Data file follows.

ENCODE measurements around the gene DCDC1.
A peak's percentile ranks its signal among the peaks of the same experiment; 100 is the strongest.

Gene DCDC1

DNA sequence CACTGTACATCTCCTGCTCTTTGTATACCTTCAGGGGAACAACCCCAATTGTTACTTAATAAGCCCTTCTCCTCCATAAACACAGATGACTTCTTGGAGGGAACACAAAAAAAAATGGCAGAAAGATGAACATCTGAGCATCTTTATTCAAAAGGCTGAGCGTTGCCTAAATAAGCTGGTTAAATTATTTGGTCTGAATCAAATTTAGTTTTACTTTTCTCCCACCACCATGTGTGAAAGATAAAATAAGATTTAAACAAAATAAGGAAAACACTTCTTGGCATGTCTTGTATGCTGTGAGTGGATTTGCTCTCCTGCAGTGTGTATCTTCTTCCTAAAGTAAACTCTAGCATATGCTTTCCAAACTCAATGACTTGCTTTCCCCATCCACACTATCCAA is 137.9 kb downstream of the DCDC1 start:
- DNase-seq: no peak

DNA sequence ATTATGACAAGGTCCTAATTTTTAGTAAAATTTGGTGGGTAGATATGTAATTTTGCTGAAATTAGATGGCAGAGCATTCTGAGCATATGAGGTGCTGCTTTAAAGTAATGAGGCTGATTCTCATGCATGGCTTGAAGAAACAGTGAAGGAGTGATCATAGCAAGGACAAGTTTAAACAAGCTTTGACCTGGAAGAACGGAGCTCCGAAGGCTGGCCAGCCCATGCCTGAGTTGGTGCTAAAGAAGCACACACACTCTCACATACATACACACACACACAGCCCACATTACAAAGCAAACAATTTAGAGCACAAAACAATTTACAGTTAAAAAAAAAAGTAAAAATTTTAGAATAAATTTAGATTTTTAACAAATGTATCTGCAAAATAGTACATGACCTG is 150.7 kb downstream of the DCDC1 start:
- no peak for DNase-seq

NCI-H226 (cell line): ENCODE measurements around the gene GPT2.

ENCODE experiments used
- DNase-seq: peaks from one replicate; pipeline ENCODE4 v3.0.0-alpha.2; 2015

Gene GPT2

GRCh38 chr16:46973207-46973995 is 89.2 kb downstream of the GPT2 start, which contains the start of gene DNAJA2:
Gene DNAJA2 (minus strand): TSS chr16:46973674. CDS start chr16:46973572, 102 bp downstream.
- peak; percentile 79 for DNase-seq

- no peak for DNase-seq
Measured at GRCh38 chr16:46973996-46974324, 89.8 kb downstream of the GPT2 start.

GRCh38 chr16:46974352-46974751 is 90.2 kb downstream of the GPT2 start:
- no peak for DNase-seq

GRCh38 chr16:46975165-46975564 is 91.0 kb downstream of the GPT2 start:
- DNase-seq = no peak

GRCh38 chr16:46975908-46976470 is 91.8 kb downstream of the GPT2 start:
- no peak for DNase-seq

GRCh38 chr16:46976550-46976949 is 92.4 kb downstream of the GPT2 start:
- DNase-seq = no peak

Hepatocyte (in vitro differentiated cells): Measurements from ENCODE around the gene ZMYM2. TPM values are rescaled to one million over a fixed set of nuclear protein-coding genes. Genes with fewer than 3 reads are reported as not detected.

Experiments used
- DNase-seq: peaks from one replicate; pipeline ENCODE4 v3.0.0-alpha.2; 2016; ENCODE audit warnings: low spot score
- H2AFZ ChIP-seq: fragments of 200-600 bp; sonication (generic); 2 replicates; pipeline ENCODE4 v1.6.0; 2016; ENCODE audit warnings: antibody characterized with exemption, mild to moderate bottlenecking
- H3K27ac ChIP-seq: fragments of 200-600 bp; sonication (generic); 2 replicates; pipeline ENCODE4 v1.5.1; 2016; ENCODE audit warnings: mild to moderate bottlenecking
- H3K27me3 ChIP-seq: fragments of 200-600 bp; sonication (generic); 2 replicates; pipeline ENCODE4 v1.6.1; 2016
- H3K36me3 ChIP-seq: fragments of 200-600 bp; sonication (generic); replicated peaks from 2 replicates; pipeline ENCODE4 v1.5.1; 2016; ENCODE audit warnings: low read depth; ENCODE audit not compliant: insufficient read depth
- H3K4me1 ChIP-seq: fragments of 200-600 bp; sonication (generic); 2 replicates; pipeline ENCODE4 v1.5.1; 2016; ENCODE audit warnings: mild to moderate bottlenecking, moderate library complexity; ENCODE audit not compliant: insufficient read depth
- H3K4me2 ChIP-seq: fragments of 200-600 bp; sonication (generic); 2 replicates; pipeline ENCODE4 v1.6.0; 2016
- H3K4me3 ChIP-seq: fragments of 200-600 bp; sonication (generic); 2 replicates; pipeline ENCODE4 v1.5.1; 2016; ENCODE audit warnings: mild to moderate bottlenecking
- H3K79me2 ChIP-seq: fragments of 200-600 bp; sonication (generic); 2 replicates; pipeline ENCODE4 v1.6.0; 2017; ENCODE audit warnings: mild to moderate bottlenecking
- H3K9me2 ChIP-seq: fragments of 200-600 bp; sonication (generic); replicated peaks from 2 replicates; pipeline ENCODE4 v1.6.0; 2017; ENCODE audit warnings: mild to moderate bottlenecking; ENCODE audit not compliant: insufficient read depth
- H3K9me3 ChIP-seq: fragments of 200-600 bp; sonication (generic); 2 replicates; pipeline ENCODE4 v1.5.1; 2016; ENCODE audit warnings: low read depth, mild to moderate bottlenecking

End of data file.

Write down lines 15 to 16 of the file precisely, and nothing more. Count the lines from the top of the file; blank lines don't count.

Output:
- no peak for DNase-seq
Measured at GRCh38 chr16:46973996-46974324, 89.8 kb downstream of the GPT2 start.